Obama Looks to Cement Hill Ties
When presumptive Democratic presidential nominee Sen. Barack Obama (Ill.) meets with House Democratic Caucus members today, it will be a key moment in what sources describe as a burgeoning relationship between the campaign and its Congressional allies.
Obama ran against Washington in the primaries, and some Democrats view the session as simply an opportunity for the candidate to reassure lawmakers that he thinks theyre important, sources said.
Sources emphasized that Obamas support in the Caucus is widespread and genuine. But todays meeting may not be without contentious moments.
Democrats particularly want to hear from Obama on trade and globalization, sources said hot-button campaign issues on which Obama has been accused of shifting his views to the right.
Obama is likely to get it from both sides, with Democrats who support less restrictive trade policies pulling from one end and those who want firm guarantees of trade fairness pulling from the other.
According to one senior House Democratic aide, fiscal conservatives such as the Blue Dogs have concerns about Obamas commitment to balancing the budget and plans he may have to use savings from the expiration of the Bush tax cuts for new spending.
Obama aides got some pushback in a recent meeting with Ways and Means Democrats on the issue of tax reform, with some lawmakers insisting on action to end to the alternative minimum tax.
But sources say they believe Obamas appearance will solidify quiet moves at the staff level designed to increase cooperation.
Democratic leadership press secretaries recently began daily conference calls with the campaign to share intelligence, go over schedules, and make sure everyone is on the same page as messages get pushed out the door.
With the recent appointment of Phil Schiliro as Obamas liaison to Congressional Democrats, the campaign now has a consistent set of eyes and ears on Capitol Hill. Schiliro, a highly regarded former aide to Rep. Henry Waxman (D-Calif.), now sits in on caucus and leadership meetings, according to a Democratic House leadership aide.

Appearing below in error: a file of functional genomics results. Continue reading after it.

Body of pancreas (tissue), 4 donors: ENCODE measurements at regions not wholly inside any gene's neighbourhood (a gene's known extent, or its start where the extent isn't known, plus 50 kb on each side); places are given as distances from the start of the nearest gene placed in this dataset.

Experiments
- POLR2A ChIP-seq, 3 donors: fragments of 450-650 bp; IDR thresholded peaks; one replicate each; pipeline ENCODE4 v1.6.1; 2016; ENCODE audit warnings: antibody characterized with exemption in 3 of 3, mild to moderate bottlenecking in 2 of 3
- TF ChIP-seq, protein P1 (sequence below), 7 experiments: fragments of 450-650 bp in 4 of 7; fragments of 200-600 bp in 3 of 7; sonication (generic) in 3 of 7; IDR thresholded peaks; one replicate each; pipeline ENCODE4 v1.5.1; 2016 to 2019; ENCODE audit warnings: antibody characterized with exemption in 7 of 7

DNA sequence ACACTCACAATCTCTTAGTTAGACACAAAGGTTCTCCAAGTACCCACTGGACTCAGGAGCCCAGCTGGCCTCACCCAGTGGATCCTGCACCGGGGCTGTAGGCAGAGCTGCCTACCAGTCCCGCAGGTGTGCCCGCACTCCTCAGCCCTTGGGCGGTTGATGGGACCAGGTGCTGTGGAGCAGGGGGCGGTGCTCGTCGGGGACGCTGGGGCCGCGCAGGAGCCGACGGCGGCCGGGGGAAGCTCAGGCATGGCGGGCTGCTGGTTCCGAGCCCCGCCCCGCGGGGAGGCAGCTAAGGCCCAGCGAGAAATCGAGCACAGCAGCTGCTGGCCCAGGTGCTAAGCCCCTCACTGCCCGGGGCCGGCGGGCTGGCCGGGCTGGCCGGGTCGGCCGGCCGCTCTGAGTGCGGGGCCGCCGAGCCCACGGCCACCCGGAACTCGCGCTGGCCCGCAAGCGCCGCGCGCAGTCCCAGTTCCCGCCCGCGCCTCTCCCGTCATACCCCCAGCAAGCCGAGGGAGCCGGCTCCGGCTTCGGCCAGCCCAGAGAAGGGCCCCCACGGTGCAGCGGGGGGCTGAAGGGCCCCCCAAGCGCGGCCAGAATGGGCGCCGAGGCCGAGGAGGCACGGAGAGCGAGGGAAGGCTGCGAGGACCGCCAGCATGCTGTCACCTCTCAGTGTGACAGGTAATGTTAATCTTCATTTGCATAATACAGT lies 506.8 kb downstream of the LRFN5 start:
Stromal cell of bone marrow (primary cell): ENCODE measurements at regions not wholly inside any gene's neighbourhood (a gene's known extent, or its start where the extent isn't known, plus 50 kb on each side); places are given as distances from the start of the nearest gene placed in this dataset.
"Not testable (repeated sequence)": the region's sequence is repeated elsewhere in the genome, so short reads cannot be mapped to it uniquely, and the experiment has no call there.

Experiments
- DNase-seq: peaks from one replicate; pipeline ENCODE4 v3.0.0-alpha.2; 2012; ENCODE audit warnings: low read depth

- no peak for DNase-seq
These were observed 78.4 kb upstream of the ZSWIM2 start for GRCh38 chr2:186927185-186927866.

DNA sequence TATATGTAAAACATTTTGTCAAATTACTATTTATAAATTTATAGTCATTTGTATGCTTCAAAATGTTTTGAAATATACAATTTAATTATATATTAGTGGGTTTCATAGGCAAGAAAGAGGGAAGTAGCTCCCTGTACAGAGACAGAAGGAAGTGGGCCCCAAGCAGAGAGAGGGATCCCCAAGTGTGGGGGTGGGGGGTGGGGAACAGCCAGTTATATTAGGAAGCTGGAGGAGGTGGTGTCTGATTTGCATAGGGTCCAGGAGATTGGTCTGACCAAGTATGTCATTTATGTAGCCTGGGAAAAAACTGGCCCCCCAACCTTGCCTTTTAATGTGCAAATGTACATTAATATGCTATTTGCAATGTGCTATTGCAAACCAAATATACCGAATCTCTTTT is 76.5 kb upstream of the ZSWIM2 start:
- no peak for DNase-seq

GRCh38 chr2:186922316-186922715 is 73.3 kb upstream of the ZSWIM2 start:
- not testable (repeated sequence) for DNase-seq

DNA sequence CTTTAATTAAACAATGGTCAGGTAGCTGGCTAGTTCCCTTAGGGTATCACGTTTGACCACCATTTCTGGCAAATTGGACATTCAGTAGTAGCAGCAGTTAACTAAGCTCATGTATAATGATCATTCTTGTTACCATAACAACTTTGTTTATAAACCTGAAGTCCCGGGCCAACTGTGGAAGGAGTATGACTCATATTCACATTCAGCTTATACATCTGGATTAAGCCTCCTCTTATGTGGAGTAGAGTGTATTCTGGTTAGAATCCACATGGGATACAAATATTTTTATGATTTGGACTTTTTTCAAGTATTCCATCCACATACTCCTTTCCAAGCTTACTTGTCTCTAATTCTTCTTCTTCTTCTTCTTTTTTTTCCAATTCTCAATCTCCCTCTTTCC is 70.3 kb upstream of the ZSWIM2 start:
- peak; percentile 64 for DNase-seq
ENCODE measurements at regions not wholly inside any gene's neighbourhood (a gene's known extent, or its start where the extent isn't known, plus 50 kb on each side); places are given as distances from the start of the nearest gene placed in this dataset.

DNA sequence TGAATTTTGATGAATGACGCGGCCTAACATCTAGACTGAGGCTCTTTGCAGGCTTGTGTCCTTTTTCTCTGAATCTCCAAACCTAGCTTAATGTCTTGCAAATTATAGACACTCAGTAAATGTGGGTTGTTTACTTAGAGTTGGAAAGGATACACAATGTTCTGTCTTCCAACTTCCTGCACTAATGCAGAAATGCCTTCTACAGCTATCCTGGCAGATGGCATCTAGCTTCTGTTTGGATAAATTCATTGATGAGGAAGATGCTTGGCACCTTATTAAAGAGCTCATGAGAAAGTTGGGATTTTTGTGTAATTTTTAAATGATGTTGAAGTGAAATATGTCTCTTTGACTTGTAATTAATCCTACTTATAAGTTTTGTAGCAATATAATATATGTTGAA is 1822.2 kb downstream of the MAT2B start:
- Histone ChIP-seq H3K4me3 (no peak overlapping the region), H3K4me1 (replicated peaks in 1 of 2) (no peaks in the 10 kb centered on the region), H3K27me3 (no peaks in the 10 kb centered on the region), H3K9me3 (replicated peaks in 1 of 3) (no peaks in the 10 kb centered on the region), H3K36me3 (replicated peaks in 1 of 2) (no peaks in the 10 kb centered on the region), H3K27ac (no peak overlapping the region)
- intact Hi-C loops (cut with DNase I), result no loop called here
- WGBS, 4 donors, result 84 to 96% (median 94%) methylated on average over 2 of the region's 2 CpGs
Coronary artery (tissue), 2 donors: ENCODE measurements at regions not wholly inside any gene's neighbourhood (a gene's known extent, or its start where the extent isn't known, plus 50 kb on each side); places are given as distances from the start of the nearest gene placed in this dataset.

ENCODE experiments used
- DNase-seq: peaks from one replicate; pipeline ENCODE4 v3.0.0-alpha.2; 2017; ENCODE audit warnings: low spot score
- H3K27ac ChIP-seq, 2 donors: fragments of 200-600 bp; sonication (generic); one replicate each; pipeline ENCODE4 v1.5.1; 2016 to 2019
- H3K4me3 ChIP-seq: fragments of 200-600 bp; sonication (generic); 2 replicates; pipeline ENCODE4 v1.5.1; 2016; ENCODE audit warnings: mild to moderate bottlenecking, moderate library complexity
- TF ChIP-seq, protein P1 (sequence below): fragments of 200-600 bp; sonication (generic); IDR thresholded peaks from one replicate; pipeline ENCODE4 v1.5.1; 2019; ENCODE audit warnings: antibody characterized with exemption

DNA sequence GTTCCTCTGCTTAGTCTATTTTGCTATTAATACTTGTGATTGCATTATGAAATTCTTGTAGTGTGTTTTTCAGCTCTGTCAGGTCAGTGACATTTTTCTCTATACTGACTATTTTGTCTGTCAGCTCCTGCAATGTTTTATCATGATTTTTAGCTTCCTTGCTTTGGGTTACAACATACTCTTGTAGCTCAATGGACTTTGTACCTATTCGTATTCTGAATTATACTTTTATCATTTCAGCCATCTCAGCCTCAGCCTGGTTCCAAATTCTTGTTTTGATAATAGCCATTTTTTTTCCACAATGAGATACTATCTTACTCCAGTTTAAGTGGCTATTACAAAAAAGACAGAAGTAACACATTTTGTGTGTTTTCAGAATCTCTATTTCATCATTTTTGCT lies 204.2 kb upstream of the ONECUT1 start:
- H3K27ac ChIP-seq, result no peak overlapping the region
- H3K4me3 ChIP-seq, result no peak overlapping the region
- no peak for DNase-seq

Retinues of Obama advisers, led by Schiliro and policy gurus like Jason Furman, have been making the rounds with various Democratic committee members and other Congressional groups.
Obama is deepening his ties to the Congressional Black Caucus, some of whose members initially backed the candidacy of Sen. Hillary Rodham Clinton (D-N.Y.). Obama met privately with the caucus soon after cementing his status as the presumptive nominee.
Coordination with the CBC will be critical as Obama strives to get out the substantial African American vote in pivotal states like Georgia, Virginia, Ohio, North Carolina, Pennsylvania and elsewhere.
Rep. Elijah Cummings (D-Md.), a former CBC chair and early Obama backer, said caucus members want to hear from Obama that he will continue to forge a close working relationship with them in their districts and make sure the black vote gets out.
There are a lot of Congressional black caucus districts where, probably, the extra votes will gain him a victory in the state, said Cummings. Cummings said a well-timed appearance in Cleveland, for example, could push the make-or-break state into Obamas column.
Rep. Artur Davis (D-Ala.,) another CBC member and one of Obamas earliest Congressional backers, said discussions between the group and the campaign on getting out the vote are under way.
The Obama campaign has made clear that it will have an unprecedented voter registration drive, Davis said.
Davis, who is personally close to Obama, said he expects todays meeting to include a discussion of some of Obamas less well known views on topics like Iran, Russia and trouble spots in Africa.
Davis noted that there is probably less need for substantial coordination between House Democrats and their presidential candidate than in previous cycles. Obama became the obvious nominee much later than earlier candidates, and Congress will only be in session for another three and a half weeks, so the block of time available for coordinating activity will be smaller.
But Davis said he expects a second stimulus bill to move in September, and that Democrats will want to solicit Obamas views on what should be in it.
Sources said Obama plans to discuss his highly publicized trip the Middle East and Europe, which Congressional Democrats believe successfully bolstered his image as a prospective world leader. Iraq is also bound to be on the agenda
Many Members just want to see him and share in the excitement that has gripped Democrats, especially in the wake of his recent voyage.
Todays meeting is scheduled for 5:30 in the Cannon Caucus Room. Obama is on a tight schedule, according to one source, who said the session will likely last less than an hour, offering perhaps a relatively limited chance for interchange with the entire caucus.